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CS-550 (M.Soneru): Protection and Security - 1 [SaS] 1 Protection and Security.

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Presentation on theme: "CS-550 (M.Soneru): Protection and Security - 1 [SaS] 1 Protection and Security."— Presentation transcript:

1 CS-550 (M.Soneru): Protection and Security - 1 [SaS] 1 Protection and Security

2 CS-550 (M.Soneru): Protection and Security - 1 [SaS] 2 Computer Security 1. External Security: Physical access to computer facility 2. Interface Security: Authentication of user 3. Internal Security: u Protection: control of access within computer systems u Communication security: control of information on communication lines between computer systems u File security: control of stored information

3 CS-550 (M.Soneru): Protection and Security - 1 [SaS] 3 Potential Security Violations Unauthorized information release: Unauthorized person can read information or use computer program Unauthorized information modification: Unauthorized person can change information Unauthorized denial of service: Unauthorized person prevents authorized users from accessing system (including overload, change in scheduling algorithms, etc.)

4 CS-550 (M.Soneru): Protection and Security - 1 [SaS] 4 Policies and mechanisms; Protection domain Policies and mechanisms - Policies: what should be done Security policies: which user can have access to what resources - Mechanisms: how it should be done Protection: mechanisms that control user access to system resources Protection vs. security: Protection is a mechanism and security is a policy. Protection domain of a process - Process domain: Resources that can access Operations it can use on these resources - Protection domain changes when control moves to another process - Policy: process should access only resources it needs for its task

5 CS-550 (M.Soneru): Protection and Security - 1 [SaS] 5 Design Principles for Secure Systems (Saltzer and Schroeder) Economy: Protection mechanism should be economical, i.e. low development cost and low system overhead Complete mediation: every request to access an object should be validated Open design: protection mechanism should work even if its design is well known Separation of privileges: protection mechanism should require two conditions to allow access Least privilege: a process should receive only minimum access rights required to complete its task Least common mechanism: minimum shared mechanism between users. Shared mechanisms (variables) can become information path Acceptability: Protection mechanism should be easy to use Fail-safe defaults: Default case should be denial of access.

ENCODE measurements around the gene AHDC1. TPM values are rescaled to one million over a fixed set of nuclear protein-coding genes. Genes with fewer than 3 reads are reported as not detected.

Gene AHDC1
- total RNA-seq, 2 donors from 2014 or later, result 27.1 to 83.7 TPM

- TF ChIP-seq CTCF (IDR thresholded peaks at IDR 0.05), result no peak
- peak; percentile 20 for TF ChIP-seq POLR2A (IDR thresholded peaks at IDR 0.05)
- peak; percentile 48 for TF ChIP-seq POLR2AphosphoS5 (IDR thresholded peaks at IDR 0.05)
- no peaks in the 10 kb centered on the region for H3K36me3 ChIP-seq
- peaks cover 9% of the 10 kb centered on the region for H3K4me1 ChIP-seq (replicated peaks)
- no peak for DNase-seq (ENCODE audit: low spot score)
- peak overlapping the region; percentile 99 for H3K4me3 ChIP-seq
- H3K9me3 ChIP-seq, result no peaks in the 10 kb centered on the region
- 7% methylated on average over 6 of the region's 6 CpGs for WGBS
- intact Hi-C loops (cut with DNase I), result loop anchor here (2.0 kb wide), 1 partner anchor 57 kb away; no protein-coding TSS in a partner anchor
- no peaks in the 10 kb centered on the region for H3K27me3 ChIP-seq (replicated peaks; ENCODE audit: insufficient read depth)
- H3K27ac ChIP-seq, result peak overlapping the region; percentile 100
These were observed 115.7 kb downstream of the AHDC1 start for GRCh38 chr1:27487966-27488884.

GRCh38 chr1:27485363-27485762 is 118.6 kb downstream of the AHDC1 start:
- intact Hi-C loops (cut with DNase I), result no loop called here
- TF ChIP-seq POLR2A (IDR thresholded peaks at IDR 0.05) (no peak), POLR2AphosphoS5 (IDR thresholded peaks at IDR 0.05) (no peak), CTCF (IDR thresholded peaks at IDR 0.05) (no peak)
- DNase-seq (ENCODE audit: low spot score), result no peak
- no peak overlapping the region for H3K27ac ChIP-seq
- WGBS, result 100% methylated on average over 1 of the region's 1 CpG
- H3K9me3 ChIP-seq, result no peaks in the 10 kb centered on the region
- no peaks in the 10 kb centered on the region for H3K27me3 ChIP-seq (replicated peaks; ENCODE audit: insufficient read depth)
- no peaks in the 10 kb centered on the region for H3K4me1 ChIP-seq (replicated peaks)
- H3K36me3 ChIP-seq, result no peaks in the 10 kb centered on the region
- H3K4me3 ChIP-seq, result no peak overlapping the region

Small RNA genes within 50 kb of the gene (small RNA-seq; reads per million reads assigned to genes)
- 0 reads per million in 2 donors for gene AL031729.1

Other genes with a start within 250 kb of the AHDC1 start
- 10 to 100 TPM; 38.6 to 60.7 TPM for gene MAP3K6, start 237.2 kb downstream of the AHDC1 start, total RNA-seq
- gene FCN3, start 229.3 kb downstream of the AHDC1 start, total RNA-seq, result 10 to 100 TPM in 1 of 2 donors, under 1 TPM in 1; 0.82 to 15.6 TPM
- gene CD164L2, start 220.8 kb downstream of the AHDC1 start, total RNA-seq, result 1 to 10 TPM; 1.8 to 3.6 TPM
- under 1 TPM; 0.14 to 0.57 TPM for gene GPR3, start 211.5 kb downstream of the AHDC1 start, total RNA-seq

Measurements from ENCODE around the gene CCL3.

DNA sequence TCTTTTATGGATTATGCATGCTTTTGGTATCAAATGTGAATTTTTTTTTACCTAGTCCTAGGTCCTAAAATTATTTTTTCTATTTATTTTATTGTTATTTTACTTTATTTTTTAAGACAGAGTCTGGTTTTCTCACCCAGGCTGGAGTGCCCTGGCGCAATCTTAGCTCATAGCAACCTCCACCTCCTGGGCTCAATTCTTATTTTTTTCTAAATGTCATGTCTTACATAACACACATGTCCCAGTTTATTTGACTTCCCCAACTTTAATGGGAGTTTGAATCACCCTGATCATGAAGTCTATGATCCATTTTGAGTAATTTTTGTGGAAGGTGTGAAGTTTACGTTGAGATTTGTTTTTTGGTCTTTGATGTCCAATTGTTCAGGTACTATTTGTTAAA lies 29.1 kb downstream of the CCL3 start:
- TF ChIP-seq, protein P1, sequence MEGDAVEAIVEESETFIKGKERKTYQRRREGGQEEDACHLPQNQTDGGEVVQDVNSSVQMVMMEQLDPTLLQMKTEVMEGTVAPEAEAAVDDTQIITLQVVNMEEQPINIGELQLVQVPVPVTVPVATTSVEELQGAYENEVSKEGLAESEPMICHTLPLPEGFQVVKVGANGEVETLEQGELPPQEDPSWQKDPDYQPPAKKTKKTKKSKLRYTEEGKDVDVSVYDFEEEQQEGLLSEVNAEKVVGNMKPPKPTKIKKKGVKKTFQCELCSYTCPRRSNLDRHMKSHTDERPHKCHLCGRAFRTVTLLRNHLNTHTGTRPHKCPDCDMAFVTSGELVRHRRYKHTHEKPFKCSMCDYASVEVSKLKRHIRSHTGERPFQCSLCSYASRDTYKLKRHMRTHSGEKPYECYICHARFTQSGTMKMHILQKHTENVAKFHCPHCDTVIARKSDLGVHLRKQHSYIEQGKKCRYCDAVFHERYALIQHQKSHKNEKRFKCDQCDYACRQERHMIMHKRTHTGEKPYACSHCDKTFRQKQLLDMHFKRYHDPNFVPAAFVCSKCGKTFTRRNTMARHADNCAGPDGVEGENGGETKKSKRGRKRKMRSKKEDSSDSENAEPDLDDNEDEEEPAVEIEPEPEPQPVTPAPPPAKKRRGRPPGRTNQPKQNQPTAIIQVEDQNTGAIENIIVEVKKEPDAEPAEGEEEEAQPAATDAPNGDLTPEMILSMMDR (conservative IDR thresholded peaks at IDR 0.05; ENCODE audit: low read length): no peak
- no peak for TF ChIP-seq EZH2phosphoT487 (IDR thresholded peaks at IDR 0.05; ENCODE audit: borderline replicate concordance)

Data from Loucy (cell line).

6 CS-550 (M.Soneru): Protection and Security - 1 [SaS] 6 The Access Matrix Model Model components – Current objects: set of entities, ‘O’, to which access is to be controlled Examples: files, memory pages, devices – Current subjects: set of entities, ‘s’, that access current objects (s  o) Example: (process, domain) pair – Generic rights/rules: access rights that subjects can have to objects: R={r 1, r 2,…,r m } Examples: read, write, execute, own, block

7 CS-550 (M.Soneru): Protection and Security - 1 [SaS] 7 The access matrix model (cont.) Protection state of a system Triplet (S, O, P) Where P is the access matrix

8 CS-550 (M.Soneru): Protection and Security - 1 [SaS] 8 Enforcing a Security Policy A security policy is enforced by validating every user access for appropriate access rights Subject Object Object S Monitor O 1. Subject ‘S’ requests access ‘  ’ to object ‘O’ 2. Protection system gives (S, , O) to monitor for ‘ O’ 3. Monitor validates access rights of ‘S’ to ‘O if   P [s,o] then access permitted else access denied Example:

9 CS-550 (M.Soneru): Protection and Security - 1 [SaS] 9 Implementations of the Access Matrix (1) Capability-based method: - Decompose the access control matrix by rows and delete null entries - A row has access rights of a subject to objects (2) Access control list method: - Decompose the access control matrix by columns and delete null entries - A column has access rights of all subjects to an object (3) Lock-key method: - Combination of capability-based and access control list methods

10 CS-550 (M.Soneru): Protection and Security - 1 [SaS] 10 (1) Capability-Based Method Capability: Tuple (O, P[S,O]) Each subject assigned a list of capabilities, one for each object it is allowed to access Capability structure: - Object descriptor: points of object - Access rights: list of all access rights the subject is allowed on the object Object Descriptor Access Rights (read, write, execute)